Featured Research

from universities, journals, and other organizations

Medical Databases Could Identify Tens Of Thousands With Undiagnosed Diabetes In UK

Date:
February 25, 2008
Source:
University of Warwick
Summary:
Researchers who examined blood test records in a survey of over 3.6 million patient records held by UK GP surgeries have found thousands of cases of probable undiagnosed diabetes. This could help identify tens of thousands of people with undiagnosed diabetes in UK.

Researchers who examined blood test records in a survey of over 3.6 million patient records held by UK GP surgeries have found thousands of cases of probable undiagnosed diabetes. This could help identify tens of thousands of people with undiagnosed diabetes in UK.

Related Articles


The research is published in the March issue of the British Journal of General Practice and was led by Dr Tim Holt of the University of Warwick with colleagues from Nottingham University, Egton Medical Information Systems (EMIS) in Leeds, and Imperial College in London. The article is entitled “Identifying undiagnosed diabetes: cross-sectional survey of 3.6 million patients’ electronic records.”

The researchers surveyed 3,630,296 electronic patient records in 480 GP surgeries all over the UK which contribute anonymised electronic health record data to the QRESEARCH database in Nottingham for research purposes.

The research team looked for biochemical evidence of undiagnosed diabetes recorded in blood glucose measurements. They first eliminated known patients with diabetes, and cases where raised blood glucose was found but diabetes had already been ruled out as a cause by further tests. They found that this still left 3,758 patients whose last blood glucose level was indicative of undiagnosed diabetes, and 32,785 patients whose last level was at best borderline leaving many of them at significant risk of diabetes and requiring further assessment.

Lead author Dr Tim Holt, from the University of Warwick’s Warwick Medical School, said: “The search was originally piloted in my own practice in Warwickshire, and six individuals were found, most of whom were diagnosed with diabetes on further testing. The majority of practices sampled in the research project included such patients. If the same survey was extended to all UK GP surgeries we estimate that 60,000 people would be identified with evidence of undiagnosed diabetes. In addition, over half a million people nationally would require further tests to rule out diabetes. The study demonstrates the power of information technology to assist practice teams in the early detection of diabetes.”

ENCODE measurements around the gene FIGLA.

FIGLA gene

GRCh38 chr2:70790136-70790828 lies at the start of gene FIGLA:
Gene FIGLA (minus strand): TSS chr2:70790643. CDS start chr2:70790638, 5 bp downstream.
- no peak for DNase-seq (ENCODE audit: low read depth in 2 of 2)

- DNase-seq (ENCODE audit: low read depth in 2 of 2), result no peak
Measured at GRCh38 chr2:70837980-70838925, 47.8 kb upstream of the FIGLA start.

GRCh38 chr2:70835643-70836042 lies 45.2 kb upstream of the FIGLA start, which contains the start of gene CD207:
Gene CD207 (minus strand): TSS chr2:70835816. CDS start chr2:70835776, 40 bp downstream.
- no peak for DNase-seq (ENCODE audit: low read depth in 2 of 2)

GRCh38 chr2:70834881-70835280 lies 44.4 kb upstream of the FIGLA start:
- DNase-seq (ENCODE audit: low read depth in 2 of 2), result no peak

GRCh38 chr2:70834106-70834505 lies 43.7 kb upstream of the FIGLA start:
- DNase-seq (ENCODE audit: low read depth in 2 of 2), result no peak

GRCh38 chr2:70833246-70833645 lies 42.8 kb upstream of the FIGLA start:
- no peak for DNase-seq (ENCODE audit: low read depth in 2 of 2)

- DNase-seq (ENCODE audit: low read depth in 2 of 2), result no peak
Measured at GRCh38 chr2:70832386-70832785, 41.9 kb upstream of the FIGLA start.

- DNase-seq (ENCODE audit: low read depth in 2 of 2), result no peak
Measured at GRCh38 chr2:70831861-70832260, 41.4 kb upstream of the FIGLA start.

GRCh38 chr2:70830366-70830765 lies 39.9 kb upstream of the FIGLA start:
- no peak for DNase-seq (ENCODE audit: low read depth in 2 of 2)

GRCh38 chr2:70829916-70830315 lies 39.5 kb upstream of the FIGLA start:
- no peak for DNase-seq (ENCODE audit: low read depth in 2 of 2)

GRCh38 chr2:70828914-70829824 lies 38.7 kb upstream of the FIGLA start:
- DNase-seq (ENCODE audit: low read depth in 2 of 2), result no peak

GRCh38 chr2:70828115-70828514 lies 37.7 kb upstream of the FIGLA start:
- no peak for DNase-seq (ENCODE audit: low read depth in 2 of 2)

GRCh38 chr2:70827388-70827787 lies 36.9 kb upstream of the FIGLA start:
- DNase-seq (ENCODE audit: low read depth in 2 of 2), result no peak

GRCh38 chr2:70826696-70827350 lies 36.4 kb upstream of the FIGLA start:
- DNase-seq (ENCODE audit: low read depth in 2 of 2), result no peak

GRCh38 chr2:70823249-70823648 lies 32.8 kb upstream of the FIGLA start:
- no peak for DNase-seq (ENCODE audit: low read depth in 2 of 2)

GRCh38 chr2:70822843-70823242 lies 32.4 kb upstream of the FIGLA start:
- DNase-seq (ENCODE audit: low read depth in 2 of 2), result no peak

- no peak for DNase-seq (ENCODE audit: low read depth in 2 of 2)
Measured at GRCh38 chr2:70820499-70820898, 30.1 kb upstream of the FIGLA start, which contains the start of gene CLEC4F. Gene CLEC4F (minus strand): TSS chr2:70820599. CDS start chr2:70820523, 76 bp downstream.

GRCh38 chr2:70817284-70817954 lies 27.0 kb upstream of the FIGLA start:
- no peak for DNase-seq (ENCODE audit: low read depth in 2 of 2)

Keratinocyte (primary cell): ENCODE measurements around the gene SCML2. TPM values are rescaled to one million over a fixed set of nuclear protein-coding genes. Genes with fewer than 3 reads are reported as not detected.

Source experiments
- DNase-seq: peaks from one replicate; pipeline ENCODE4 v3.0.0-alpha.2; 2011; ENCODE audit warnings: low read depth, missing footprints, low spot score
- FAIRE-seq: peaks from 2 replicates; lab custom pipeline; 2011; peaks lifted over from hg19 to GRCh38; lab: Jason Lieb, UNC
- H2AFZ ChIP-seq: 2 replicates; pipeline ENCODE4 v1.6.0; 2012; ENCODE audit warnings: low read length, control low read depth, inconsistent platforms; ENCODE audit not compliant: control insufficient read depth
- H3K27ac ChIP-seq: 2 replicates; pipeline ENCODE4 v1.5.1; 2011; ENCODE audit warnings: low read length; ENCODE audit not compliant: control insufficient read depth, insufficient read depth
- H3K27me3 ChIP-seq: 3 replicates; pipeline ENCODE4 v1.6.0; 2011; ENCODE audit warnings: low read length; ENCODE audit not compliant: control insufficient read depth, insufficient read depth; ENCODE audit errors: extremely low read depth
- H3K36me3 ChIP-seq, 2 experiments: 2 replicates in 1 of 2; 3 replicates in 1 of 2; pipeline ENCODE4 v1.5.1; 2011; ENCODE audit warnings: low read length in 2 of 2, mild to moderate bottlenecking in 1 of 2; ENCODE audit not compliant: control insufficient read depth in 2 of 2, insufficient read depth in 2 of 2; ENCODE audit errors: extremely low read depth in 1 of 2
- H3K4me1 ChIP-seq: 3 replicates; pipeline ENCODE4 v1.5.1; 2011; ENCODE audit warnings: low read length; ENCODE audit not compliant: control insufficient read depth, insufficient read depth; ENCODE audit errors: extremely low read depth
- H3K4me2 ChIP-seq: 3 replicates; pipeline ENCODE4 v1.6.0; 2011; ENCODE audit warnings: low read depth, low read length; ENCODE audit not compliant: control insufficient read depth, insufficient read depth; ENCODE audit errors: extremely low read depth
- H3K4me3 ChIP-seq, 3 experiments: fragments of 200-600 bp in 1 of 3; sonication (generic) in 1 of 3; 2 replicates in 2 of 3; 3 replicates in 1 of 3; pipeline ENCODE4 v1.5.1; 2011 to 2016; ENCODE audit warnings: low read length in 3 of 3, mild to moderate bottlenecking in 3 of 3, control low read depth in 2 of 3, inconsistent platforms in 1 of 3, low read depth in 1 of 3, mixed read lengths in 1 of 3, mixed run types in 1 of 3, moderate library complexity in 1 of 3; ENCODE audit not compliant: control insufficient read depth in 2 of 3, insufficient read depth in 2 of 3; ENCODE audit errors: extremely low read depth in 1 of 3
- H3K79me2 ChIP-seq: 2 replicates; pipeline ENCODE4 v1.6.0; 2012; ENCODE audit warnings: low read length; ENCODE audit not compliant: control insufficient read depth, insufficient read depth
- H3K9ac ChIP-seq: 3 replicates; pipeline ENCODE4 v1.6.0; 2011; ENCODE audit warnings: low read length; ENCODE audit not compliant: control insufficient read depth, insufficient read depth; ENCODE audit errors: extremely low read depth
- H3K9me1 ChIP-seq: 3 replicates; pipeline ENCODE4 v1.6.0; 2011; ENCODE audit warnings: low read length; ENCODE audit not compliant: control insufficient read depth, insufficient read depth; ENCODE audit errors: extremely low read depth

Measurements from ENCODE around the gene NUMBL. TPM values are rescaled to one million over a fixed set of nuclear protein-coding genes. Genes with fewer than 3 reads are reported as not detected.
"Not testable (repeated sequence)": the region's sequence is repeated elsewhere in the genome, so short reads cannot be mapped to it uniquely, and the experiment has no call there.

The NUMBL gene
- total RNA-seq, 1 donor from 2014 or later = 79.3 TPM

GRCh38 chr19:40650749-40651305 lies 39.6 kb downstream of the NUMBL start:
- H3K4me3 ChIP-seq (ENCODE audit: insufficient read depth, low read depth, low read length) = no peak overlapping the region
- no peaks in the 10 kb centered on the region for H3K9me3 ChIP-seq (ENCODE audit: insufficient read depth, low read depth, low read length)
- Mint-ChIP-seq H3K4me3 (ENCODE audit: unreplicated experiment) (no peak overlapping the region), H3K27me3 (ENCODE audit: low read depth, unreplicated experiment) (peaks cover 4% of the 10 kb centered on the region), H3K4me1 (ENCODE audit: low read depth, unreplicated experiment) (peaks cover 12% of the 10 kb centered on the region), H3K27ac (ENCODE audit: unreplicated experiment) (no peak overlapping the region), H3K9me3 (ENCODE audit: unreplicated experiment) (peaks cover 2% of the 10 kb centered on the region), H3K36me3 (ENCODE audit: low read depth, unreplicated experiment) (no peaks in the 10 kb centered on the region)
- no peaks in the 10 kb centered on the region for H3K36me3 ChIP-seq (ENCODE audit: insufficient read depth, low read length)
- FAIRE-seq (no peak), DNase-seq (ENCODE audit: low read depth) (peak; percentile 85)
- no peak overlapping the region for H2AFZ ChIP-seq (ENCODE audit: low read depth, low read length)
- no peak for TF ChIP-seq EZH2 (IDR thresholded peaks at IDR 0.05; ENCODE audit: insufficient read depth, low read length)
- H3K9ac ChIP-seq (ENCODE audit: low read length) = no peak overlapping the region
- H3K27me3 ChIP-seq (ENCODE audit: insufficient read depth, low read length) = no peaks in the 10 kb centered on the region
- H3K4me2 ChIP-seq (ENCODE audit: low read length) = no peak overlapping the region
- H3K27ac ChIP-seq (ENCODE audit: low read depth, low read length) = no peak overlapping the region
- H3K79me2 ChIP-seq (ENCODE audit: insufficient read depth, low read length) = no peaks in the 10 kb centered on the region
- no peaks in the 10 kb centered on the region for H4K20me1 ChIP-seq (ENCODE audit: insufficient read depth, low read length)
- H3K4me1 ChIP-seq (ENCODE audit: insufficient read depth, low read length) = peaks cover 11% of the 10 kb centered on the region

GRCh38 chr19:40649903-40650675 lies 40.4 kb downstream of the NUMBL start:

The researchers were pleased to find how commonly blood glucose test results were recorded- one third of people over 40 years without diabetes have a blood glucose measurement in the past two years in their medical record. Raised or borderline blood glucose levels may not be followed up for a number of reasons that will be the subject of further research. In people without symptoms of diabetes, other more pressing issues may take priority over a borderline test, or the patient may not respond to an invitation for follow up.

It is known that diabetes often goes undiagnosed for years, and there is a large ‘missing population’ of people with diabetes in the UK. Computer searches may be an effective means of identifying some of this population. As a result of this research software has been installed into the majority of UK practices to assist practice staff in identifying possible cases during routine care. This involves screen alert messages and regularly updated lists. The researchers call on all GPs to use the software to improve the early detection of diabetes in the UK.